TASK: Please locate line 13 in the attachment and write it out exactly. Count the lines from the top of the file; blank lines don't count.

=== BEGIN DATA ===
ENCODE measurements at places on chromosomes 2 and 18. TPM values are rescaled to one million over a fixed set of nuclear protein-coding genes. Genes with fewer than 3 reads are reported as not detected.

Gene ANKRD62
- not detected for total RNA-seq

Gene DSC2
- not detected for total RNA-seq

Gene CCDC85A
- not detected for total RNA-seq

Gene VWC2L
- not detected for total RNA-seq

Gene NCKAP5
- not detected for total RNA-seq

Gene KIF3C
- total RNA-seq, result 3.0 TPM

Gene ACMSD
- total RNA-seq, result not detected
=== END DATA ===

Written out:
- total RNA-seq, result 3.0 TPM